The Necklace: Thirteen Women and the Experiment That Transformed Their Lives Book Club

     While searching for Cheryl Jarvis’ The Necklace:  Thirteen Women and the Experiment That Transformed Their Lives in the library, I was surprised to find myself in the non-fiction aisle.  The title conjured memories of reading Guy de Maupassant’s short story, “The Necklace.”  Interestingly enough, though, having finished Jarvis’ The Necklace, the two works together spark a thoughtful comparison of themes while encompassing two opposing genres.
     A literary sap when it comes to biographical non-fiction, this is, in essence, what kept me turning the pages.  Intrigued by these thirteen women’s truthful revelations, I was compelled to understand the seemingly shallowness and pride which seemed to exude from the pages in a rather (as Dr. Howard would say) sophomoric style of writing.  Yearning for more substance, I struggled within chapters trying to determine whose story was actually being told as well as waiting for a dramatic conclusion to each individual’s tale which never came to light.  Feeling I would find what I was hoping for in the final chapter: growth, redemption, resolution;   instead, I was and still am bewildered.
     For book club purposes, a read which may not make everyone’s “Top Ten” usually makes for the liveliest discussions.  An imitation (cheap!) version of the diamond tennis necklace may be purchased for your book club in order to fulfill the guidelines offered in The Necklace.  Tamales are a must since it was revealed in Mary O’Connor’s section that they are “a Southern California holiday staple” (179).  In addition, a nod to each woman should be incorporated into the meal;  for example, local-grown organic strawberries to represent Roz McGrath and perhaps a bottle of Dom Perignon (or not) to represent Priscilla Van Gundy.  What ideally one should come away with from this reading is the motivation to create change, find a cause,  and fund raise for a purpose.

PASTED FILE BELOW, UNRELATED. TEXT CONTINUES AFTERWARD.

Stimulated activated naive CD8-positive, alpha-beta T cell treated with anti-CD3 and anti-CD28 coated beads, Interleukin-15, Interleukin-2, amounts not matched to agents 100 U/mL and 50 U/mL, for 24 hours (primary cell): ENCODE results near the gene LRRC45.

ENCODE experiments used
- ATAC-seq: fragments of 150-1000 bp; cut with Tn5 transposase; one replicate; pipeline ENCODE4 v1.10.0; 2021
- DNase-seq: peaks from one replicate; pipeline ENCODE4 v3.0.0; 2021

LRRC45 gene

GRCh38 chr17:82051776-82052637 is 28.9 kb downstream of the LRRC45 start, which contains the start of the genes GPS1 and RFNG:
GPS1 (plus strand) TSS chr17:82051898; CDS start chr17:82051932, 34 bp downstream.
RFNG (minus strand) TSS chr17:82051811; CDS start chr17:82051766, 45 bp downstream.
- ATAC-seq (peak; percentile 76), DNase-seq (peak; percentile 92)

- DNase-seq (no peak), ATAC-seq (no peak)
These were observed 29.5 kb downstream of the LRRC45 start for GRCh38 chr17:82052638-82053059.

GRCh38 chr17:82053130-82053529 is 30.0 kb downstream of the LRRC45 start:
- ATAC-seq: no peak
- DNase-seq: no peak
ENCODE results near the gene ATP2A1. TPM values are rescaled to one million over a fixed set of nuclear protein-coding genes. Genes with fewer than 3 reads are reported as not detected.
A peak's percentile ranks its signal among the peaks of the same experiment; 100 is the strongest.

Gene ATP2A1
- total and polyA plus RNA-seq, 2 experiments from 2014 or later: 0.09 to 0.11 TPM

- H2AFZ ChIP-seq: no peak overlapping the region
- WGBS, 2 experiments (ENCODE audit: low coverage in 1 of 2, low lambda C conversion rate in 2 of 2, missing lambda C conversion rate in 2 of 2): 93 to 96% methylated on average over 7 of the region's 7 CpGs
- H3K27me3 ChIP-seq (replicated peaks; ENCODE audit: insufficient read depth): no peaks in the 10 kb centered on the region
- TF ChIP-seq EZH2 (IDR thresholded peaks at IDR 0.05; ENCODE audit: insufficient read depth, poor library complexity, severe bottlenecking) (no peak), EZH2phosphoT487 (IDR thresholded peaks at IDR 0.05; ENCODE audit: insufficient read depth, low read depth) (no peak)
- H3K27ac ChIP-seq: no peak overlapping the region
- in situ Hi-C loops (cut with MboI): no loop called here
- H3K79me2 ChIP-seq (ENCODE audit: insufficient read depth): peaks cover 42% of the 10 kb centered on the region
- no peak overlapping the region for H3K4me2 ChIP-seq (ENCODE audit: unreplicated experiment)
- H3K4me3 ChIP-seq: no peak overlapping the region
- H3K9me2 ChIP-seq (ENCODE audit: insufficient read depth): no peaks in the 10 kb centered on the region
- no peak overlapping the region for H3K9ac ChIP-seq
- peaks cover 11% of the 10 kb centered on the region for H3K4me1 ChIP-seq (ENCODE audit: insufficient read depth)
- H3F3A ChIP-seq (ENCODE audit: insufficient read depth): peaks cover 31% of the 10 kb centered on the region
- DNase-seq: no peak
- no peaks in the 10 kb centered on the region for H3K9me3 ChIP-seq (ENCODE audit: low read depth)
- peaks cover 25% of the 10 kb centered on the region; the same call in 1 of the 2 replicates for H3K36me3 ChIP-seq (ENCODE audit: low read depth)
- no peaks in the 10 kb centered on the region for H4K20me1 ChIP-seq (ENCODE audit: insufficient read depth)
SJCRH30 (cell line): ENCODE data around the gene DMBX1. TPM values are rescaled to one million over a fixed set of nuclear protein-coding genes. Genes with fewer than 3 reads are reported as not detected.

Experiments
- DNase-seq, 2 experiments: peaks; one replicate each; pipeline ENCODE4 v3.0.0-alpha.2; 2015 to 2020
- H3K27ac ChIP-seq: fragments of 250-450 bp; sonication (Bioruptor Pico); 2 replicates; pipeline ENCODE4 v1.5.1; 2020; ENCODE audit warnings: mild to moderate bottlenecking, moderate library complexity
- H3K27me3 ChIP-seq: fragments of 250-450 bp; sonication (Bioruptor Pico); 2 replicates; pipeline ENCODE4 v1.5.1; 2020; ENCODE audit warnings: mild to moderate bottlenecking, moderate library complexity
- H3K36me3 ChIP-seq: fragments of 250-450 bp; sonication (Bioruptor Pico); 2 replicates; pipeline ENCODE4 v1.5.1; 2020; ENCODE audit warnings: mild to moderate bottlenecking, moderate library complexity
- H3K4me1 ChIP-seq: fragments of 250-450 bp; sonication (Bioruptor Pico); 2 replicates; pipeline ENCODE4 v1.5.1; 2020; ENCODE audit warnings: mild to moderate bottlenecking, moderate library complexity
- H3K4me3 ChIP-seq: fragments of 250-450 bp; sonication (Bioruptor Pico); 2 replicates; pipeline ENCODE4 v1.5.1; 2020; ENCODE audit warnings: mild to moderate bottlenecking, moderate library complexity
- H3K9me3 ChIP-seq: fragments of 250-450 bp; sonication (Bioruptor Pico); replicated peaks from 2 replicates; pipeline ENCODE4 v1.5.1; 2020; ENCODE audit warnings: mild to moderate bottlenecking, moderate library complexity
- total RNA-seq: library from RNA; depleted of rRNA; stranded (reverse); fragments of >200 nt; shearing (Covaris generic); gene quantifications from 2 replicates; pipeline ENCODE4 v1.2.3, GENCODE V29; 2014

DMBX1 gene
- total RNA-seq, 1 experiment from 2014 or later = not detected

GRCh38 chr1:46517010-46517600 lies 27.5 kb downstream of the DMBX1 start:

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Train to Nowhere Book Club

     After completing Train to Nowhere:  Inside an Immigrant Death Investigation, a few days were needed to fully comprehend the senseless, traumatic occurrence that author Colleen Bradford Krantz features in her work of non-fiction.  Without bias, Krantz unfolds various accounts and backstories of the people involved in the gruesome deaths of eleven undocumented immigrants.  Not only does Krantz paint a vivid picture through the peppering of the text with actual photographs, but also provides legal documentation and historical backgrounds while detailing the politics involved in the immigration issue.  By the end of this written account, I felt as if I, too, had made feeble attempts to preserve dirt floors, to search tirelessly for repeat immigrant offenders, and literally to bake to death while desperately searching for a better life.
     On a grammatical note, tears welled in my eyes at the accurate punctuation of “20s” (35).  Yet, my anal English-teacher self cringed at the repetitive use of the words “got” and “things” which (in my opinion) would have read much cleaner and clearer with the use of active verbs and concrete nouns respectively as replacements.
    For the purposes of book club, no food or drink allowed.  This meeting does not call for feasting and merriment.  Instead, a productive talk about how an individual can act as an instrument of change regarding the immigration situation in this country.  Furthermore, a viewing of the accompanying documentary Train to Nowhere:   Inside an Immigrant Death Investigation  will only further place the reader inside this journalistic must-read.


Colleen Bradford Krantz